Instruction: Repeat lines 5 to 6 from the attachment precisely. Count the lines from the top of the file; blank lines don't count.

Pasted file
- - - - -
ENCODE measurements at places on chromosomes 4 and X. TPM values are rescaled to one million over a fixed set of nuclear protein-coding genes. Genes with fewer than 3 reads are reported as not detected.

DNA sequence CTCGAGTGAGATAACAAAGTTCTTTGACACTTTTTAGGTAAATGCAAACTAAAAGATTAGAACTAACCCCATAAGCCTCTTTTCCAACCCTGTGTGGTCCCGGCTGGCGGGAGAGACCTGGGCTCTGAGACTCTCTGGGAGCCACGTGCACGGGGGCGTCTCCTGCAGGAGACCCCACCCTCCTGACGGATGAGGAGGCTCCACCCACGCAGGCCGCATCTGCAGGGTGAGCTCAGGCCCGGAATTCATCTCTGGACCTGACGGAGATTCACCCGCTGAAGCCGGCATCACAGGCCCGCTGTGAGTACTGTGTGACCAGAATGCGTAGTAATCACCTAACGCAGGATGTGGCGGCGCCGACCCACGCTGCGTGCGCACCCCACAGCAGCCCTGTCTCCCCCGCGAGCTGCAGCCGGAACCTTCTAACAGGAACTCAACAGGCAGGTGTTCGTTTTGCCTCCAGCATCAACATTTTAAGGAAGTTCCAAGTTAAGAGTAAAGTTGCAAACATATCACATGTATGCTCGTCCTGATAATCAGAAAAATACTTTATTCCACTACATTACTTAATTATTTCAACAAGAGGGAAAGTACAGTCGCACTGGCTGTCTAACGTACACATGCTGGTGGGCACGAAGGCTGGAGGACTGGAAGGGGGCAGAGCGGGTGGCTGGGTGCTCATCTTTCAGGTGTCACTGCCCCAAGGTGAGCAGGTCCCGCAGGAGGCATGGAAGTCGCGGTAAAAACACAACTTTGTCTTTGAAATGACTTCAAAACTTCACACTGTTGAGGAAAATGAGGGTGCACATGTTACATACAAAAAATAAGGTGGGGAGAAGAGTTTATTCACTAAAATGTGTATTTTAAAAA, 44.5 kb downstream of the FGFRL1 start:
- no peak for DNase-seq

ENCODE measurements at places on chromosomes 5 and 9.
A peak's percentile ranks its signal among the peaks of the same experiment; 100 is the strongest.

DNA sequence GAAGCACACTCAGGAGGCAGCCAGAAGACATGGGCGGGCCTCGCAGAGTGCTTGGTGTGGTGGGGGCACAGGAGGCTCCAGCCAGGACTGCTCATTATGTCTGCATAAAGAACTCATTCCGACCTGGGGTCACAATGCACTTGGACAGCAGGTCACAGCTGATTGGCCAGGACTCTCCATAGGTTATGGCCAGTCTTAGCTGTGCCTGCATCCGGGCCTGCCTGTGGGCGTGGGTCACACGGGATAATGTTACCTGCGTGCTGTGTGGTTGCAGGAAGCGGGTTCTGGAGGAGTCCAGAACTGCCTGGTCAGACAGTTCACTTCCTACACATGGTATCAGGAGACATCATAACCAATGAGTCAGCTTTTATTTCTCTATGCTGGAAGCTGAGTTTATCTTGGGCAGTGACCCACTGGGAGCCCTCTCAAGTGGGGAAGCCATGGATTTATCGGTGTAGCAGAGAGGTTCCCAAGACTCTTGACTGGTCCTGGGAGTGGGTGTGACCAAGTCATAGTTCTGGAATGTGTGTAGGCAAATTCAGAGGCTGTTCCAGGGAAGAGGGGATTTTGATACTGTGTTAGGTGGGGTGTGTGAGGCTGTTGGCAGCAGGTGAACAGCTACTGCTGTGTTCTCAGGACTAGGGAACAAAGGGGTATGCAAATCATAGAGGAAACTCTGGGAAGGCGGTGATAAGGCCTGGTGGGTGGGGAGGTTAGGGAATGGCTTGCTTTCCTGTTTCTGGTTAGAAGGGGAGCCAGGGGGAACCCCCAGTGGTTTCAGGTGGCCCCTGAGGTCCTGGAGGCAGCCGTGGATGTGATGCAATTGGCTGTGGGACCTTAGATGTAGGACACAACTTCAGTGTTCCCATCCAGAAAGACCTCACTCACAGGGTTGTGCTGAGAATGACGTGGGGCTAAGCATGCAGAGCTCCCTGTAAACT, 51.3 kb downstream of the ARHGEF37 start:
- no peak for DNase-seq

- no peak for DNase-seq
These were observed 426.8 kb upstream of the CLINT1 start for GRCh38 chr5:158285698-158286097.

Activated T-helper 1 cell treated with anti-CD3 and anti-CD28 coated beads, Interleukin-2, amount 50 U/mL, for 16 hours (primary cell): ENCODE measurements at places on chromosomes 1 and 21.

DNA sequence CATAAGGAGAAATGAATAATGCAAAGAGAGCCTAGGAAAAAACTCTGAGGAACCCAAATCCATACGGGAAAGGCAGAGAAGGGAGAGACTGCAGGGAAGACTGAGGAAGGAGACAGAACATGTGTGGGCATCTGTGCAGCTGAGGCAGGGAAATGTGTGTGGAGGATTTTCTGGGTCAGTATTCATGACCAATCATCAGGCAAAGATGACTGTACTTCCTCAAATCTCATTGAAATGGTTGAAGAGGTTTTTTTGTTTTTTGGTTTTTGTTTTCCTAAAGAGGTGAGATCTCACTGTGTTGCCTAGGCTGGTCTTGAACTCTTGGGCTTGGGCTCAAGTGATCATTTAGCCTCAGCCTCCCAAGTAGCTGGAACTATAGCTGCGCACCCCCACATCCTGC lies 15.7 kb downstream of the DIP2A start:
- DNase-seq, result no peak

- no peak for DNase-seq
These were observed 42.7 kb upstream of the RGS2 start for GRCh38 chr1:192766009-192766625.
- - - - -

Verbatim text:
A peak's percentile ranks its signal among the peaks of the same experiment; 100 is the strongest.

DNA sequence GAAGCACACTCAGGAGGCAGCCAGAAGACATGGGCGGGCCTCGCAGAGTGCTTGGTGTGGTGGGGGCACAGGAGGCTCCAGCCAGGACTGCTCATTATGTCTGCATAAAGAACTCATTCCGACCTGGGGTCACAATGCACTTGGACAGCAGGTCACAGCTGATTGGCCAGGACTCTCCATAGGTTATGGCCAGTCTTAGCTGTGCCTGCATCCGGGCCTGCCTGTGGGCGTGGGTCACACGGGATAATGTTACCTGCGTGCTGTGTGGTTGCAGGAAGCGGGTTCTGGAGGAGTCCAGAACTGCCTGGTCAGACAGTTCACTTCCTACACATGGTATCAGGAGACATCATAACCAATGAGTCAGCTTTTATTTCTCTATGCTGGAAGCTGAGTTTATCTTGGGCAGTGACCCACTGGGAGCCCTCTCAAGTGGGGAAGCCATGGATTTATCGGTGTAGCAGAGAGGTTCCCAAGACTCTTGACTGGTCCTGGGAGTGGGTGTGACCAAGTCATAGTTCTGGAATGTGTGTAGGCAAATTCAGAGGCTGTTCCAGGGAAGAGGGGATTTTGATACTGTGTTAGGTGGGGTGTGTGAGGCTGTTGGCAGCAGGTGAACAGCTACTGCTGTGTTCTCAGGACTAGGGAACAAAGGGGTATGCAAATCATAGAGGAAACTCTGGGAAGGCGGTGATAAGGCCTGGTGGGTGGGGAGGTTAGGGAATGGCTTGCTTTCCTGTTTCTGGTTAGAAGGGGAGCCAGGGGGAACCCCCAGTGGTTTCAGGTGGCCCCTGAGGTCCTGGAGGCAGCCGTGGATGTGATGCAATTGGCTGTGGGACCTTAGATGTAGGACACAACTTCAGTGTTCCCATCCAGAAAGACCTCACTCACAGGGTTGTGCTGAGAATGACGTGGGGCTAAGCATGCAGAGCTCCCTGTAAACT, 51.3 kb downstream of the ARHGEF37 start: